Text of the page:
There are some interesting relations related to evaluations of monomial symmetric functions at roots of unity given in [AM20].

Combinatorial interpretation

There is a combinatorial interpretation of the $E^{(s)}_j(x_1,\dotsc,x_n)$ in terms of lattice paths.

Principal specialization

We have [Cor. 4.1, AM20] that

\[ E^{(s-1)}_k(1,q,q^2,\dotsc,q^{n-1}) = \sum_{j=0}^{\lfloor k/s \rfloor} (-1)^j q^{s \binom{j}{2}} \qbinom{n}{j}_{q^s} \qbinom{n+k-sj-1}{k-sj}_q. \]

Schur expansion

The Petrie symmetric functions expand with coefficients in $\{-1,0,1\}$ in the Schur basis:

\[ G(k) = \sum_\lambda H_k[ \schurS_\lambda ] \schurS_\lambda(\xvec) \]

where $H_k$ is an algebra homomorphism defined via

\[ H_k[\completeH_j] \coloneqq \begin{cases} 1 \text{ if } 0 \leq j \lt k \\ 0 \text{ otherwise}. \end{cases} \]

Note that the Jacobi–Trudi identity for Schur functions imply that $H_k[ \schurS_\lambda ]$ is the determinant of a Petrie matrix, which always have value $\pm 1$ or $0,$ see [GW74] for more background.

Example (Schur expansion of $G(4,8)$).

We have that $G(4,8)$ is given by

\[ \monomial_{332}+\monomial_{2222}+\monomial_{3221}+\monomial_{3311}+\monomial_{22211}+\monomial_{32111}+\monomial_{221111}+\monomial_{311111}+\monomial_{2111111}+\monomial_{11111111} \]

and this has Schur expansion

\[ \schurS_{332}+\schurS_{2222}-\schurS_{3221}+\schurS_{311111}-\schurS_{2111111}+\schurS_{11111111}. \]

The Petrie symmetric functions have the following nice property: For every $\lambda,$ consider the expansion

\[ \schurS_\lambda \cdot G(k) = \sum_\mu \epsilon(\lambda,k,\mu) \schurS_\mu. \]

The coefficients $\epsilon(\lambda,k,\mu)$ then have the property that they lie in $\{-1,0,1\}.$

Problem (D. Grinberg (2020), Institute Mittag–Leffler).

Classify all symmetric functions $F,$ such that for every partition $\lambda,$ the product $\schurS_\lambda \cdot F$ has coefficients in $\{-1,0,1\}$ when expanded in the Schur basis.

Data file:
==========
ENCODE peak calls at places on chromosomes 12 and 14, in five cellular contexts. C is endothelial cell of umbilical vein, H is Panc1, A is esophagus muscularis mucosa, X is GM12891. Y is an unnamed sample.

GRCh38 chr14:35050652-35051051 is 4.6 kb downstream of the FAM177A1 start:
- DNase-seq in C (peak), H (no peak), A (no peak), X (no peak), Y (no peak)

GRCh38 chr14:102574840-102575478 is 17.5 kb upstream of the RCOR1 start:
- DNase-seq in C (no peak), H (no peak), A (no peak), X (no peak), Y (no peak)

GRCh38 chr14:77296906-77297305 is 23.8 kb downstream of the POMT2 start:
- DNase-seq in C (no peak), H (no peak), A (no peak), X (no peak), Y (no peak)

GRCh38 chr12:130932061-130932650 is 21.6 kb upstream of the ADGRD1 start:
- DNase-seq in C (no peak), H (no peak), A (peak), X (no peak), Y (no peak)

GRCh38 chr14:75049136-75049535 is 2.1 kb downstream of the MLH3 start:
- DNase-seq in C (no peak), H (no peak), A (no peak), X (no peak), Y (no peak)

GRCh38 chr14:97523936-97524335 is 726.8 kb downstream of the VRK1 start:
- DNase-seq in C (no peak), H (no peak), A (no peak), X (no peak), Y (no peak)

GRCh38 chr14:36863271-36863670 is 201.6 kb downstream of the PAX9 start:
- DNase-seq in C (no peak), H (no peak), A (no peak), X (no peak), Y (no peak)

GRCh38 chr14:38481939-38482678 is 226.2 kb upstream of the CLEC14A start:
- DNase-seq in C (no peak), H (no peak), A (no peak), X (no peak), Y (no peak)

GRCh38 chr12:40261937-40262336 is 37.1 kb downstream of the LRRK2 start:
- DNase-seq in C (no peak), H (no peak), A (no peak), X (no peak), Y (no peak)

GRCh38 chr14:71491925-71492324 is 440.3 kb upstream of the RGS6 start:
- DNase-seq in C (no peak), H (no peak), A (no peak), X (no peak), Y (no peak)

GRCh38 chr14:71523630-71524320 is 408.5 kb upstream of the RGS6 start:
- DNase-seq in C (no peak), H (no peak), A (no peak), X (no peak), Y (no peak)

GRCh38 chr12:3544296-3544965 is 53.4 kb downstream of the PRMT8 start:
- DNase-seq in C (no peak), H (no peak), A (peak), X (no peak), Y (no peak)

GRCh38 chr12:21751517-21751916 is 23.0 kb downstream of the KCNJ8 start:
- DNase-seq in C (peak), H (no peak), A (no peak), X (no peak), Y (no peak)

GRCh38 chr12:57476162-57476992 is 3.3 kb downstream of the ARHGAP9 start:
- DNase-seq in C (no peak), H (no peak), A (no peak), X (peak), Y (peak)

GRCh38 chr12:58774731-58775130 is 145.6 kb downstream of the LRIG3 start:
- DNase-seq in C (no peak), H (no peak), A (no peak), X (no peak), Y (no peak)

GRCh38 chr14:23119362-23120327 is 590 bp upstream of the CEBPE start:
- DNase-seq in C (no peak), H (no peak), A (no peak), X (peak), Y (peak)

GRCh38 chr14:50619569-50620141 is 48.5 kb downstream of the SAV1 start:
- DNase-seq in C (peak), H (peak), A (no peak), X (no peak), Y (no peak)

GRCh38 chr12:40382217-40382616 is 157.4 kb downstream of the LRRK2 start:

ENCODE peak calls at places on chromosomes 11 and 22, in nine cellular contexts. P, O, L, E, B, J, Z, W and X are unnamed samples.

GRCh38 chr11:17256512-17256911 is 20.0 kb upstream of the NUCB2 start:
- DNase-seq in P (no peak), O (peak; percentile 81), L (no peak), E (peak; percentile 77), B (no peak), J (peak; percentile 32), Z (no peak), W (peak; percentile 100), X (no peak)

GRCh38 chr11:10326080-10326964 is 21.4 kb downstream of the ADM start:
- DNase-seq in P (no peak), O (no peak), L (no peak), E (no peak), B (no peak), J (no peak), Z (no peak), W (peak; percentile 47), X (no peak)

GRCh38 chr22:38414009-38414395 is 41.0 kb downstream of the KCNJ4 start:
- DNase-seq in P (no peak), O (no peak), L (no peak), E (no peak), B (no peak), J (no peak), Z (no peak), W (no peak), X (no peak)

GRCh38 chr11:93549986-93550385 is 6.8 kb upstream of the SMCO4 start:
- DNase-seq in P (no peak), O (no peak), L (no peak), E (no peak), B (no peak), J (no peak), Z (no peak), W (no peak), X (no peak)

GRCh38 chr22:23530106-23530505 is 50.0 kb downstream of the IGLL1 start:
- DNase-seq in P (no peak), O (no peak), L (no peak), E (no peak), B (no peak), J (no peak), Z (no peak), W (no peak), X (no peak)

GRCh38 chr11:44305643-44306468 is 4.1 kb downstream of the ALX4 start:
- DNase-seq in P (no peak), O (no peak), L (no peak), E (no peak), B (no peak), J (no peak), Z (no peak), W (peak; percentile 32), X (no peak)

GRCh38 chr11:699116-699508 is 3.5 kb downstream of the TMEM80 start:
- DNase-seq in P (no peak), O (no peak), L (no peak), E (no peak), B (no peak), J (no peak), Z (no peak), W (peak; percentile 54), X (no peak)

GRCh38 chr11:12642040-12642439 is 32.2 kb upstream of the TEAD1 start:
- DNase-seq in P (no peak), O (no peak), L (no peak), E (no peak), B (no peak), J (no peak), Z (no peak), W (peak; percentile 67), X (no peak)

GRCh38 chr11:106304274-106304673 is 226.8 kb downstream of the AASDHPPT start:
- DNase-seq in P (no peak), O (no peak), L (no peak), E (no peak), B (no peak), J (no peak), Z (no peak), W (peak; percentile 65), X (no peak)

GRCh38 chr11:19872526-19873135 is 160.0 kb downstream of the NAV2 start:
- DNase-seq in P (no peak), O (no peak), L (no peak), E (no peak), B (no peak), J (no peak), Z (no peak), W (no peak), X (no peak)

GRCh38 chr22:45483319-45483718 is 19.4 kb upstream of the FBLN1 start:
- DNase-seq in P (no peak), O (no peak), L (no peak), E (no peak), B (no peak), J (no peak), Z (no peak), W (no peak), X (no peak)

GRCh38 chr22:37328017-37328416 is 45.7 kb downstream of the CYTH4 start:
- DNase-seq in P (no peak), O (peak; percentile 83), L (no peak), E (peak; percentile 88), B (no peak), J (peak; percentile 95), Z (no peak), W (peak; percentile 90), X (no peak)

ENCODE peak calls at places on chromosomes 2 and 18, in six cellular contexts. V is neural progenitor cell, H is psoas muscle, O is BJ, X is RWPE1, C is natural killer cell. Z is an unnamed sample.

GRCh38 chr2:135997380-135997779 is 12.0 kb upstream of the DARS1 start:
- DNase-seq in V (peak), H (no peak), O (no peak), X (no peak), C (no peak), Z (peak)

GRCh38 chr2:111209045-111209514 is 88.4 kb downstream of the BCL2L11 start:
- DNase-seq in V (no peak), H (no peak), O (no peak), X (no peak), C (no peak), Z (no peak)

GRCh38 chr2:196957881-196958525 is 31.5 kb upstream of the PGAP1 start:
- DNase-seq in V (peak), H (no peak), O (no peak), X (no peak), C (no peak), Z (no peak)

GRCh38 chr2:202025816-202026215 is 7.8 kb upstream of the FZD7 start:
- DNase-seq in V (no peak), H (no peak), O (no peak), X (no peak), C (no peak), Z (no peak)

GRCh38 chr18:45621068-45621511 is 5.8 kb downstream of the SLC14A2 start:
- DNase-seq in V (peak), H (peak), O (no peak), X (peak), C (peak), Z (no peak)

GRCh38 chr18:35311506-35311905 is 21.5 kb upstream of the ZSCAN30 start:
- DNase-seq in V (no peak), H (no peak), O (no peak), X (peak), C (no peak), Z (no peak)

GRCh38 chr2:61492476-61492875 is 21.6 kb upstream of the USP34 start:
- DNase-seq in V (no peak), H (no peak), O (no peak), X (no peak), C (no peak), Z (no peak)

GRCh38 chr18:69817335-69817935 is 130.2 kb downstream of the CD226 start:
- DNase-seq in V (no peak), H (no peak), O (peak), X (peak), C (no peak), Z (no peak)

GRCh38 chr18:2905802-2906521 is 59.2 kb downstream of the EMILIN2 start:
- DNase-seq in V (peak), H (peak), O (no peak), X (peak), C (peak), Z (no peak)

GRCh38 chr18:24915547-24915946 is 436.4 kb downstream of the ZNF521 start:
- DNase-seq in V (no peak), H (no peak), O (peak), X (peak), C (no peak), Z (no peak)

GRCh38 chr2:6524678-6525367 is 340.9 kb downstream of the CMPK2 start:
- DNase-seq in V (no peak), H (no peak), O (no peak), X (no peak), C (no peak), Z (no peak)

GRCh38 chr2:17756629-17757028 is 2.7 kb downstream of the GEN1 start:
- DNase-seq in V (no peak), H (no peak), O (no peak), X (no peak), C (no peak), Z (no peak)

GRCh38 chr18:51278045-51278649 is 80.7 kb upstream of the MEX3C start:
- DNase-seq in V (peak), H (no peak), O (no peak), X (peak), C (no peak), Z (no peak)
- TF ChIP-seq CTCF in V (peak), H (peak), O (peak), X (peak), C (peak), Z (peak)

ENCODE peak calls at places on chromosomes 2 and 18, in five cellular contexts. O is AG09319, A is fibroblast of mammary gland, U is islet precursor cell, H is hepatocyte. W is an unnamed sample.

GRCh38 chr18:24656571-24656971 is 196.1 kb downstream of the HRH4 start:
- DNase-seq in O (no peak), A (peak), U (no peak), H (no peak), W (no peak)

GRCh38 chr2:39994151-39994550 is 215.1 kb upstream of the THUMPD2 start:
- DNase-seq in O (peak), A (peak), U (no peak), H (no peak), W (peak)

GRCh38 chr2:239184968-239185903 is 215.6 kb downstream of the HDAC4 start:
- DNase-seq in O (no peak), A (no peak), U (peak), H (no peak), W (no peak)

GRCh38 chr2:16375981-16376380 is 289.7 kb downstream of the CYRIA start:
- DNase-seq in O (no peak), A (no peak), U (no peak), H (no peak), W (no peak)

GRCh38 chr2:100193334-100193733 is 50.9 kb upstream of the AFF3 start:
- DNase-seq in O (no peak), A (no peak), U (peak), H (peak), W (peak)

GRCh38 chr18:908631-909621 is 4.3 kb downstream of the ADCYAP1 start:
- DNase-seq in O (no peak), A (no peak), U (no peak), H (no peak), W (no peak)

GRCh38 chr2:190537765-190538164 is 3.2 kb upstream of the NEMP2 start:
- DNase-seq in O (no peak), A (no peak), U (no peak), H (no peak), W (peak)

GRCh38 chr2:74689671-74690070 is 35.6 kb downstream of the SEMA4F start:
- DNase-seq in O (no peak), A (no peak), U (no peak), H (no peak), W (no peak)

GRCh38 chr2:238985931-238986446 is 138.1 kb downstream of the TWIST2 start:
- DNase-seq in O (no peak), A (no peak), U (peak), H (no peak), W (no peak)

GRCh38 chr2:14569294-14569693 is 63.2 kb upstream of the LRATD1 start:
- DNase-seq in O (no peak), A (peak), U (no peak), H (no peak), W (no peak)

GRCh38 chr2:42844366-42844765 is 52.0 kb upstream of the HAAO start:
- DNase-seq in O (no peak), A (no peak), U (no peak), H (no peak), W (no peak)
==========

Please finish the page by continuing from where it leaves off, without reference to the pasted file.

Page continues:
Hopf algebra

There is a nice coproduct formula for the Petrie symmetric functions:

\[ \Delta( G(k,m) ) = \sum_{j=0}^m G(k,j) \otimes G(k,m-j). \]


The following definition is done in [Eq. (3.20), DW92].

It is natural to extend the definition of Petrie symmetric functions as follows. Let

\[ G(k,\lambda) \coloneqq \det[ G(k, \lambda_i-i+j) ]_{1\leq i,j \leq \length(\lambda)}. \]

Then $G(k,\lambda) = \schurS_\lambda$ whenever $k > \lambda_1,$ and $G(k,\lambda)$ are the so called modular Schur functions.

The $G(k,\lambda)$ are not Schur positive in general. For example,

\[ G(4,44) = \schurS_{4 4} + \schurS_{3 3 2} - \schurS_{4 3 1} + \schurS_{6 1 1} + 2 \schurS_{2 2 2 2} - \schurS_{3 2 2 1} + \schurS_{4 2 1 1} - \schurS_{5 1 1 1} - \schurS_{2 1 1 1 1 1 1} + \schurS_{1 1 1 1 1 1 1 1}. \]

In fact, $G(5,321)$ is not even monomial-positive.

Modular Schur functions

The modular Schur functions were introduced by S. Doty and G. Walker [Eq. (3.20), DW92], and further studied by G. Walker [Wal94].

They are indexed by two parameters, a partition $\lambda$ and a positive integer $m.$ When $m$ is a prime number, the modular Schur function is a character of $\GL_n(K)$ where $K$ has characteristic $m.$